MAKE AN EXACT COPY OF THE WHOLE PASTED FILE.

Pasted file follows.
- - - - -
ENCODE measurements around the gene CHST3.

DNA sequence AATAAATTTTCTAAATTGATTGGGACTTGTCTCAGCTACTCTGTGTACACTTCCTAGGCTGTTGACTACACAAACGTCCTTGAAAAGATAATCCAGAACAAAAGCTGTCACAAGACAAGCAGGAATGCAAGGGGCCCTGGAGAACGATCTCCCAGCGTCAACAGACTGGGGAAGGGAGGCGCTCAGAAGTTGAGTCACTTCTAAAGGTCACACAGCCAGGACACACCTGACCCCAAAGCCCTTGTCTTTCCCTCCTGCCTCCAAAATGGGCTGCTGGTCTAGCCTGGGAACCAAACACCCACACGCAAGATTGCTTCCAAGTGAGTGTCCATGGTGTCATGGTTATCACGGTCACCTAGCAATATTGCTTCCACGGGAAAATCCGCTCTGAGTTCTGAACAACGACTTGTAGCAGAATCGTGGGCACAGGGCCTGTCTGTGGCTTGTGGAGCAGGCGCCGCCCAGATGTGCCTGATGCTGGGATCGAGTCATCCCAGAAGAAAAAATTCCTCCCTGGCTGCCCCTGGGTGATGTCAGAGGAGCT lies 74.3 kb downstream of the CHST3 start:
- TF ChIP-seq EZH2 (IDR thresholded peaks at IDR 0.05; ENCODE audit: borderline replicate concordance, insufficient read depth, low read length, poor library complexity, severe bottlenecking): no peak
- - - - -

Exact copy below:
ENCODE measurements around the gene CHST3.

DNA sequence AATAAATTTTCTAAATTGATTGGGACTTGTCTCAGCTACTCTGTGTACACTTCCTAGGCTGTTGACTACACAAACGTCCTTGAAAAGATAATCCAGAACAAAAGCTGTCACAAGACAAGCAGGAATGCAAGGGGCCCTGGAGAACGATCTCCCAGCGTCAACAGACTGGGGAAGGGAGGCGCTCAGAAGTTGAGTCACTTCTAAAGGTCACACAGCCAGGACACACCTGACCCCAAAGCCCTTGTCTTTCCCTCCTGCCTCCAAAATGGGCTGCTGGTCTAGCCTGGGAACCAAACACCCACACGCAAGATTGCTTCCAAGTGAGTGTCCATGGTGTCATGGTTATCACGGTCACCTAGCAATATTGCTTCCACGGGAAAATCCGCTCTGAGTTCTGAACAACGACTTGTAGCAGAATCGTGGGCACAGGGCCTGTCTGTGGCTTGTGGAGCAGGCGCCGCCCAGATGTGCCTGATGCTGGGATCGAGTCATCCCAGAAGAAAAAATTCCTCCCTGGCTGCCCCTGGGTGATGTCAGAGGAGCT lies 74.3 kb downstream of the CHST3 start:
- TF ChIP-seq EZH2 (IDR thresholded peaks at IDR 0.05; ENCODE audit: borderline replicate concordance, insufficient read depth, low read length, poor library complexity, severe bottlenecking): no peak